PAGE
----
Mechanical Keyboards – Why?

James Young · April 27, 2011

For Christmas, my wife got me a Das Keyboard Ultimate S Silent.  I’d wanted a good mechanical keyboard for ages, since I spend a huge amount of time typing away on a keyboard and I’d gotten sick of mushy membrane keyboards.  So, I got one for work.

Of course, it wasn’t long before I couldn’t stand my membrane keyboard at home, and needed a replacement, but shelling out for another Das was out of the question.  So that led me to the Razer Blackwidow Ultimate.  It’s a mechanical keyboard using the Cherry MX Blue keyswitches (versus the Das’ Cherry MX Browns), so it’s a fair bit louder and clickier than the Das.  It has key legends, with a backlight, USB hub, audio passthrough, and macro keys.  And it’s pretty cheap for what it is.  I’m using one at home now.

So what’s the deal with mechanical keyboards anyway?

I won’t go into a big review of the differences, since there’s plenty of resources on the ‘net about it.  But suffice to say, if you type a lot, a mechanical keyboard is a godsend.  It’s far more responsive and tactile than a membrane keyboard, and they’re usually heavy and solid.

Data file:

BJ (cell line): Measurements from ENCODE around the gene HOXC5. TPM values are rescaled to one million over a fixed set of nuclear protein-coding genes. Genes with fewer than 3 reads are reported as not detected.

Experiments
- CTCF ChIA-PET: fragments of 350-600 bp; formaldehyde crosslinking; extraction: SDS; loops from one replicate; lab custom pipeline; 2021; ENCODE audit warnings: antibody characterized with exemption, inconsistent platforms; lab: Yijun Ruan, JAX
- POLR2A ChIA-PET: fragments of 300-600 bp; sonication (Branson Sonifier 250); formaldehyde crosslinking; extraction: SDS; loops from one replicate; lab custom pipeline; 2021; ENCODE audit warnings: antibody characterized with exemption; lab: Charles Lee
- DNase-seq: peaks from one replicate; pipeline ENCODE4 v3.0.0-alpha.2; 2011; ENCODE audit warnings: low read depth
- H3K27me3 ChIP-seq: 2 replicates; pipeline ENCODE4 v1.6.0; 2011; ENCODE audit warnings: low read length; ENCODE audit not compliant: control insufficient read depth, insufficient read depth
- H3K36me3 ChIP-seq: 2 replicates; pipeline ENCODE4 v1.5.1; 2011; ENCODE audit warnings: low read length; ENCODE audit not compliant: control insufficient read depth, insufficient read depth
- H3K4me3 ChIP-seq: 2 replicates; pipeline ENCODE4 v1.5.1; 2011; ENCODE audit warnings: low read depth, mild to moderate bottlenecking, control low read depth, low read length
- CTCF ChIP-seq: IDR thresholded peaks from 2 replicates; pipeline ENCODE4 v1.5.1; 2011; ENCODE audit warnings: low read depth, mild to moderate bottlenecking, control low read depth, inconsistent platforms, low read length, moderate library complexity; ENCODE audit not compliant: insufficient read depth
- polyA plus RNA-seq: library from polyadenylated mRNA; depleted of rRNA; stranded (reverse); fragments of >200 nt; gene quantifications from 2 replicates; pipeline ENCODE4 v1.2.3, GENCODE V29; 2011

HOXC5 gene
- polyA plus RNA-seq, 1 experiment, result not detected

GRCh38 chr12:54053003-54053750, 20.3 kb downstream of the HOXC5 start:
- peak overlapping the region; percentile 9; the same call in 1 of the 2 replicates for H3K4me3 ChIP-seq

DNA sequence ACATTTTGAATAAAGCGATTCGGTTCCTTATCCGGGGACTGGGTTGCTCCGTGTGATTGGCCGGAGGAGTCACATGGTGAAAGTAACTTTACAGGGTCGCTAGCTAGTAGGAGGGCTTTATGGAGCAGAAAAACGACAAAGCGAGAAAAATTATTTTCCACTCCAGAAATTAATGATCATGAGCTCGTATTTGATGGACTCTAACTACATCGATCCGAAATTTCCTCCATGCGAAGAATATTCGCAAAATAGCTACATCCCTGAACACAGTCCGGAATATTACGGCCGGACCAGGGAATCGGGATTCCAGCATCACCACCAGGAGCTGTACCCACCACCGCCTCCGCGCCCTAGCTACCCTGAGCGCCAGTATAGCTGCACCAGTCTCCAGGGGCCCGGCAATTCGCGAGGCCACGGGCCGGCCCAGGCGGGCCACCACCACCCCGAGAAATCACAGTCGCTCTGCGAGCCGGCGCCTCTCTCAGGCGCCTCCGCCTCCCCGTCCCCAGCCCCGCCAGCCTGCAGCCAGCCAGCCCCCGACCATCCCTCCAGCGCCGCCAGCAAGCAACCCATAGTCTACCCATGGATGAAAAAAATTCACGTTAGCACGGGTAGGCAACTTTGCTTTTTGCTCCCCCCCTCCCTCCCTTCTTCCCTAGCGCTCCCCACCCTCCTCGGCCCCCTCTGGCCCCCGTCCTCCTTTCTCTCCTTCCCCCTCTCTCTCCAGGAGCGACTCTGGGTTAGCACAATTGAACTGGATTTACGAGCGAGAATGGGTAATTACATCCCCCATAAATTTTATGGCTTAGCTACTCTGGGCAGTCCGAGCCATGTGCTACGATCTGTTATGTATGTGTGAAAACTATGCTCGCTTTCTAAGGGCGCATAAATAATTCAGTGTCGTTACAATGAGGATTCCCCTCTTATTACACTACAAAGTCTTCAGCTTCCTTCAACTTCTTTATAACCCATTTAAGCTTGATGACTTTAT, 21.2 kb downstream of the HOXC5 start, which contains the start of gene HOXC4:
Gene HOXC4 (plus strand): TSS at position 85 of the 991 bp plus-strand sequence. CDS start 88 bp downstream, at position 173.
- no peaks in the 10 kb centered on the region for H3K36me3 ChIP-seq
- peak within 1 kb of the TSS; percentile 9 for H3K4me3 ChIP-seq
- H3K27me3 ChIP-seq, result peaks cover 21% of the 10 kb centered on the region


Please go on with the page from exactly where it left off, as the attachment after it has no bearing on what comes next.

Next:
I was considering stuff like an old second-hand IBM Model M.  However, they lack newer keys and are very very loud.  Next on the list was the Unicomp Customizer, but again that is very loud.  Next up was the Steelseries 6Gv2, but that has a non-standard L-shaped Enter key.  I needed a completely standard 104 keyboard, to preserve key compatibility with my legendless Das Keyboard.

Next up, I’ll give some commentary and feedback on what I think of the Das Keyboard and the Blackwidow from actual use.

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